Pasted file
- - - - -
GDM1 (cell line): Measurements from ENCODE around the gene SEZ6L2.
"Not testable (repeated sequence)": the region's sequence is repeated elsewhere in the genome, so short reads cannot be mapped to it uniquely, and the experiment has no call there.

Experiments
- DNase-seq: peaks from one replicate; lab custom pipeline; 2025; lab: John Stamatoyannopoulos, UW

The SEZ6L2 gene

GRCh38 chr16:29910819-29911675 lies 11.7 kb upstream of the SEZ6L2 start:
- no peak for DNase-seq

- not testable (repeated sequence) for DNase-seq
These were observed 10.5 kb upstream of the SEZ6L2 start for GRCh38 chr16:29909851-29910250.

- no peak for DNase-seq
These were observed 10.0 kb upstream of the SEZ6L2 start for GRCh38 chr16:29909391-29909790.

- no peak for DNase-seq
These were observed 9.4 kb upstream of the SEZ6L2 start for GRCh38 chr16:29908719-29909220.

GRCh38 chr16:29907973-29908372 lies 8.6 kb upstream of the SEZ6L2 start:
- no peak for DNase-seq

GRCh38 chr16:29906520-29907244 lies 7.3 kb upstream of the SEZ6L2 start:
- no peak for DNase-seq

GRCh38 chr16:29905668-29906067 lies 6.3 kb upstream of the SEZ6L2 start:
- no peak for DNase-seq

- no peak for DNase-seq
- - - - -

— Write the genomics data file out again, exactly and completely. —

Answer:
GDM1 (cell line): Measurements from ENCODE around the gene SEZ6L2.
"Not testable (repeated sequence)": the region's sequence is repeated elsewhere in the genome, so short reads cannot be mapped to it uniquely, and the experiment has no call there.

Experiments
- DNase-seq: peaks from one replicate; lab custom pipeline; 2025; lab: John Stamatoyannopoulos, UW

The SEZ6L2 gene

GRCh38 chr16:29910819-29911675 lies 11.7 kb upstream of the SEZ6L2 start:
- no peak for DNase-seq

- not testable (repeated sequence) for DNase-seq
These were observed 10.5 kb upstream of the SEZ6L2 start for GRCh38 chr16:29909851-29910250.

- no peak for DNase-seq
These were observed 10.0 kb upstream of the SEZ6L2 start for GRCh38 chr16:29909391-29909790.

- no peak for DNase-seq
These were observed 9.4 kb upstream of the SEZ6L2 start for GRCh38 chr16:29908719-29909220.

GRCh38 chr16:29907973-29908372 lies 8.6 kb upstream of the SEZ6L2 start:
- no peak for DNase-seq

GRCh38 chr16:29906520-29907244 lies 7.3 kb upstream of the SEZ6L2 start:
- no peak for DNase-seq

GRCh38 chr16:29905668-29906067 lies 6.3 kb upstream of the SEZ6L2 start:
- no peak for DNase-seq

- no peak for DNase-seq